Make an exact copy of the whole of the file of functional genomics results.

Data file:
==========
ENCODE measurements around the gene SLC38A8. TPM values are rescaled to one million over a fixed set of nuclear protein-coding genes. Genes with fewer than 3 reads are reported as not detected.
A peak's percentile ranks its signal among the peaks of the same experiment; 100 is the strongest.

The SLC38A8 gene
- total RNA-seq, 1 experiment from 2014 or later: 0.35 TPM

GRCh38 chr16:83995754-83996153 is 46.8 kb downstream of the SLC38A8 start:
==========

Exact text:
ENCODE measurements around the gene SLC38A8. TPM values are rescaled to one million over a fixed set of nuclear protein-coding genes. Genes with fewer than 3 reads are reported as not detected.
A peak's percentile ranks its signal among the peaks of the same experiment; 100 is the strongest.

The SLC38A8 gene
- total RNA-seq, 1 experiment from 2014 or later: 0.35 TPM

GRCh38 chr16:83995754-83996153 is 46.8 kb downstream of the SLC38A8 start: